Small (16 to 18) Black Caddis or tan caddis are doing well.  Blue wing olive (20's) are another good choice.


Fishing Times
July                    6:30 a.m.         -   8:30 p.m.
August                7:00 a.m.         -   8:00 p.m.
September        7:30 a.m.         -   7:15 p.m.
October                7:30 a.m.       -   6:30 p.m.



Water Conditions

Bennett Spring 7-12-16
Gage house level is 2.07 feet
Daily Discharge levels:
All numbers are in Cubic Feet per Second
minimum was 81 in 1934
25th percentile is 118
Median is 143
current level is 153
Mean is 163
75th percentile is 187
Max was 501 in 2015

Niangua River 7-12-16
Gage House reading (water level) is 2.72 feet
Discharge levels in cubic feet per second:
minimum was 19 in 2012
25th percentile is 45
Median is 106
Today's reading is 131
Mean is 177
75th percentile is 210
Max is 858 in 2015



What's Working?

From the Fly Box:
Blue wing olive
Black zebra midge
Black  or tan caddis
Renegade

Zone 1 or 2

Rooster tail: bumble bee
Glo ball: yellow & black dot, white, white with red or pink dot
Olive wooly with spinner, brown wooly worm
marabou, black & olive, yellow, yellow & white, pink & white
John deere

Zone 3

White and red trout magnet
salmon peach or yellow power bait.
root beer worm


Lunker Club

7-7-16
Kierra Stringer from Salisbury , MO
3 pounds on a pink & white marabou in zone 2

7-8-16
Ellie Anderson (age 8) from Jefferson City, MO
2-1/4 pounds on brown dough bait in zone 3

Cody Haeker from Savannah, MO
3-3/4 pounds on salmon marabou in zone 1

7-9-16
Jared Lootens from Jeff City, MO
3 pounds on home made dough bait in zone 3

7-10-16
Angie Oyler from Lee's Summit, MO
2-1/8 pounds on a green & white marabou in zone 2

Michael Cameron from Hermann MO
2 pounds on a jimmi hendrix glo ball in zone 2

7-11-16
Don Whitsell from Easton, MO
3-1/4 pounds on a root beer worm in zone 3

Wyatt Pine from Lebanon, MO
2-1/2 pounds on a pink & white marabou in zone 1

Jim Lucas from O'Fallon, MO
6-1/2 pounds on salmon powerbait in zone 3



Of Interest 
Several companies have very good options for cleaning and conditioning your fly line.  The take away  is that you should clean your fly line regularly and that you should use a product that is made to do this, not one for making your car shine, for example.   The following happens to be a conversation with a representative from Scientific Angler, so these are the products he is familiar with.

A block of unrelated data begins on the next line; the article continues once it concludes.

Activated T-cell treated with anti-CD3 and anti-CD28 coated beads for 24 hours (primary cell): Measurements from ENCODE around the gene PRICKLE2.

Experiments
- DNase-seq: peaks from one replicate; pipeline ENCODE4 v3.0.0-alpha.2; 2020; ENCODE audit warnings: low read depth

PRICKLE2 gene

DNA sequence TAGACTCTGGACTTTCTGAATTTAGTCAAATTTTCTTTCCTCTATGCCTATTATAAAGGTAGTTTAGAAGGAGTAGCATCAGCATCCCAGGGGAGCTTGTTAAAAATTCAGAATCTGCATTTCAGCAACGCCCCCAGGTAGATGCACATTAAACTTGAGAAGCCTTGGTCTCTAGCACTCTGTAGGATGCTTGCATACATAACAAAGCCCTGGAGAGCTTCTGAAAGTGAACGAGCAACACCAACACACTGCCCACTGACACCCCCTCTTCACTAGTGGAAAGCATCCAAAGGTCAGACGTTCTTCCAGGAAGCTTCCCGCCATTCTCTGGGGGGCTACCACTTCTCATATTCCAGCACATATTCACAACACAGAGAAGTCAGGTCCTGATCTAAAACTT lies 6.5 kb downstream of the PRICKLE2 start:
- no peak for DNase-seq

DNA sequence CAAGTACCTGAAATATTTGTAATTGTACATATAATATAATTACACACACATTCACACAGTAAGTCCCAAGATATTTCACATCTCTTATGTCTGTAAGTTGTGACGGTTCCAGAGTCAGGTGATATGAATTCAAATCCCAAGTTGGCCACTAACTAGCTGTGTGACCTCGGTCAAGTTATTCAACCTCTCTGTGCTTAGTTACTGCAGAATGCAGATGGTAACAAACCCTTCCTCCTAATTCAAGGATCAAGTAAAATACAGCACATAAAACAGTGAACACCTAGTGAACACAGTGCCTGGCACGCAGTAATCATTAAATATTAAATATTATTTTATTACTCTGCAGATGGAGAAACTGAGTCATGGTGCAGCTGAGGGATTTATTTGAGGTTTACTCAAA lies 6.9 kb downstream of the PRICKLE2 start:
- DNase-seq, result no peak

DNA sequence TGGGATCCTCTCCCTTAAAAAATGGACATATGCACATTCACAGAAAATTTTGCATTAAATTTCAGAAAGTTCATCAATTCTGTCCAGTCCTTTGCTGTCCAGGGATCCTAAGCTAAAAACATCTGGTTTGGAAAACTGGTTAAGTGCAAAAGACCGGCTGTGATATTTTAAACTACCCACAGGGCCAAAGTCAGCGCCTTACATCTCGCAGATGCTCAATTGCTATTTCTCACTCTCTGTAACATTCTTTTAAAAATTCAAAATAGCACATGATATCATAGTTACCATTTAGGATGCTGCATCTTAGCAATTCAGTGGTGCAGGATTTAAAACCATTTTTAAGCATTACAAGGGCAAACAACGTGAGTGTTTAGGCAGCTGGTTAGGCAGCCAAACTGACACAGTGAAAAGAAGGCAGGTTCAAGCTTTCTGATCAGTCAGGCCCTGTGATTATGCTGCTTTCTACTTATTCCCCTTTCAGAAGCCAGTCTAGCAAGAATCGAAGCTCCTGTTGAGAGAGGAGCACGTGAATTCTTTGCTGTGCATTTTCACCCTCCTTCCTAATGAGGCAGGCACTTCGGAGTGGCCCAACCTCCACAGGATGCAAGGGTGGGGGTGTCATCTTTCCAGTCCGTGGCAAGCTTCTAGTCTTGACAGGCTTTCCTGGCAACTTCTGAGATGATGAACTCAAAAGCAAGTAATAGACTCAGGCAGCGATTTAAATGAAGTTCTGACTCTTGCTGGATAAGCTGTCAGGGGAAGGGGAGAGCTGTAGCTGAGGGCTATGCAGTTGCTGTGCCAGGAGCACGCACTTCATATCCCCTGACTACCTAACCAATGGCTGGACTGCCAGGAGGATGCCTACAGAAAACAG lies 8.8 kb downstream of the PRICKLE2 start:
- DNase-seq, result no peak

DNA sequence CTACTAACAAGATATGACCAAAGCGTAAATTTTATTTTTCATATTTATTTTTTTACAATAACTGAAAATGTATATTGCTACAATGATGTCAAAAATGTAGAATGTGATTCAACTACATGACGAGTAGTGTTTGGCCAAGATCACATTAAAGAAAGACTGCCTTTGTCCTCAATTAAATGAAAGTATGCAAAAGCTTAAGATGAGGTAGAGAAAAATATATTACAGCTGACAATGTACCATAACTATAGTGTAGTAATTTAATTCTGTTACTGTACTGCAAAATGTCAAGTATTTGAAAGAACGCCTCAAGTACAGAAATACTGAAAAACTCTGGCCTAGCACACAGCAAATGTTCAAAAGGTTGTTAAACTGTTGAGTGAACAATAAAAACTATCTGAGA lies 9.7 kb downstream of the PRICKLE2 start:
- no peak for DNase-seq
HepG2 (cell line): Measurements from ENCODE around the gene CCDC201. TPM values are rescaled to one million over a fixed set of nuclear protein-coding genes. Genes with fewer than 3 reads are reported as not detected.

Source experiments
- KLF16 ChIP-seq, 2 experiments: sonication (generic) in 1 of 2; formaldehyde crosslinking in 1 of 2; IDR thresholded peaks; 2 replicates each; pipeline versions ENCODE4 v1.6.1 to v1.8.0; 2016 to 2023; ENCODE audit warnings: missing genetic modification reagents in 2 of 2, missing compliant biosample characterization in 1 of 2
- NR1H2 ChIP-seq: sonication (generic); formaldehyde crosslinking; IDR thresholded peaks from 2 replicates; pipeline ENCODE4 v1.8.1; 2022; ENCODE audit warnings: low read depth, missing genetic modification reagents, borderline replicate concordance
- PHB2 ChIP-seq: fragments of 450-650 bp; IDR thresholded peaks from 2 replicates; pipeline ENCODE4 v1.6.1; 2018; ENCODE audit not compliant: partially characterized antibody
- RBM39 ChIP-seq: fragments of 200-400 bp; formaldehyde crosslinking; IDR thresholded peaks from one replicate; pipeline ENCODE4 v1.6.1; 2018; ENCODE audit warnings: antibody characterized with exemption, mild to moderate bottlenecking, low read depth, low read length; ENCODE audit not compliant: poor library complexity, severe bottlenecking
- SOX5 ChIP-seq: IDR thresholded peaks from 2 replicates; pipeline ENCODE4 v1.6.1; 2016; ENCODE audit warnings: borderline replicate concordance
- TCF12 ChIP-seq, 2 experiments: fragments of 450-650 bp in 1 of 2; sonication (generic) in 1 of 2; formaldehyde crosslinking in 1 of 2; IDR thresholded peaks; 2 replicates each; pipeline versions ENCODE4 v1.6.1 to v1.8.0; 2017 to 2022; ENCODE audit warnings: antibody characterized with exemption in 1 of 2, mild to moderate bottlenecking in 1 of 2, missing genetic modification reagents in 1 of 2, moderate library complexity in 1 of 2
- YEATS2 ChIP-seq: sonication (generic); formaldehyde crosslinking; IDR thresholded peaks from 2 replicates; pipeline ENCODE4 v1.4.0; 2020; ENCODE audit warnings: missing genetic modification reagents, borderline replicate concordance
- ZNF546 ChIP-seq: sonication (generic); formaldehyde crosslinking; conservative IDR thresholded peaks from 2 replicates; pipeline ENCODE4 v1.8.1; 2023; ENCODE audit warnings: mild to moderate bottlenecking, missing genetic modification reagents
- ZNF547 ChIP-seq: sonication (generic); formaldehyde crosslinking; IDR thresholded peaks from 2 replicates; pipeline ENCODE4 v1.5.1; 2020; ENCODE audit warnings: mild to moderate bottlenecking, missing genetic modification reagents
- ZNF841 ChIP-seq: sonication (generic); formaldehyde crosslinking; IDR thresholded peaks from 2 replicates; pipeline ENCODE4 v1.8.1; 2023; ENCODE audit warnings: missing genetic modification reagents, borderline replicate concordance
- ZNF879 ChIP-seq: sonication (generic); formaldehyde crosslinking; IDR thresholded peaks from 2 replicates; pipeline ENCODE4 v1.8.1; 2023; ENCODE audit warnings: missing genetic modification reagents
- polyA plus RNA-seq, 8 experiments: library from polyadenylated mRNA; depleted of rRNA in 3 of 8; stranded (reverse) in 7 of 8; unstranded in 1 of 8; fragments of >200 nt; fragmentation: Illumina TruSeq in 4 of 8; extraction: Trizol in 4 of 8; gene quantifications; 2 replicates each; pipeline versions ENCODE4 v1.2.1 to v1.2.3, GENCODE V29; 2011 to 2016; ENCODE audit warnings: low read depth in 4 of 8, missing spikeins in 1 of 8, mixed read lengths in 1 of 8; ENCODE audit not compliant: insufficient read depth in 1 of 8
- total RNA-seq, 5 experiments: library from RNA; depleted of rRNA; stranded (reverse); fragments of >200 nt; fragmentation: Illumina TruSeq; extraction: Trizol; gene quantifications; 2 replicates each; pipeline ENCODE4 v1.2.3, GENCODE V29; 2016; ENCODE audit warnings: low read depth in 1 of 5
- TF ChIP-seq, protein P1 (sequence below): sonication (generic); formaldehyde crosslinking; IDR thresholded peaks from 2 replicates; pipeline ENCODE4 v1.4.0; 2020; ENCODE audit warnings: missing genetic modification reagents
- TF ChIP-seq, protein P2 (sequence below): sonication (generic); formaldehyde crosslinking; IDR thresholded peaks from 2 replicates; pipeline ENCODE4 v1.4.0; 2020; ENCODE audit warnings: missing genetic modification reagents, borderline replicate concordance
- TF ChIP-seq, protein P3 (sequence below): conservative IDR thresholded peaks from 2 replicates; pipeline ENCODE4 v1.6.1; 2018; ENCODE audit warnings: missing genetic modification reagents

This article is by Brian Kozminski:
     How often do you clean your line? Be honest. I’m not talking Cash-line register somebody dropped a $5 bill you’re going to give it back to him honest, I’m talking deep down inside honest. Do you clean your line every time you go out or every other time you go out? Or even, ‘gasp‘- once a month?
I have noticed a dramatic increase in casting ability when I clean my line at least every other trip. This totally depends on the type of water I am casting into. Whether it is millpond weed frog scum-slime-slick slow  water or if I’m in a nice clean riffle filled stream, it can make a difference. There are still millions of micro particles that stick to your line every time you go out, and they accumulate. Over time, they will not only deteriorate your casting, but your line as well.

Recently, I had the opportunity to cast and fall in love with the new SharkWave from Scientific Anglers. When I lined up all my rods from a heavy week of casting into hoards of spent mayflies, I was concerned with ‘how’ and ‘how often’ I should be cleaning and conditioning this line that has improved my cast and has assisted other anglers reach that twenty incher they might not otherwise have a chance at. Is there a difference between merely cleaning the line and conditioning it? What about these household remedies I hear other anglers recommend, like Amor-All or Rain-X for their line cleaning? What is the best method for the long life and care of my line? So I sent out a few e-mails and got a rather quick and surprising response from Erick Johnson at Scientific Anglers:

Erick at SA:  The bottom line is we cannot guarantee what is in other dressing or products and how it will react with our lines. A perfect example of this is ArmorAll. For years people said that ArmorAll could be used to clean and condition fly lines. What we know now is that they actually reduce the effective lifespan of the line. This is due to the chemicals in ArmorAll reacting with the plasticizers in our coating and actually drying it out. This can lead to premature cracking and line failure. ~ Erick Johnson at Scientific Anglers

Brian K:  How often should I clean my line?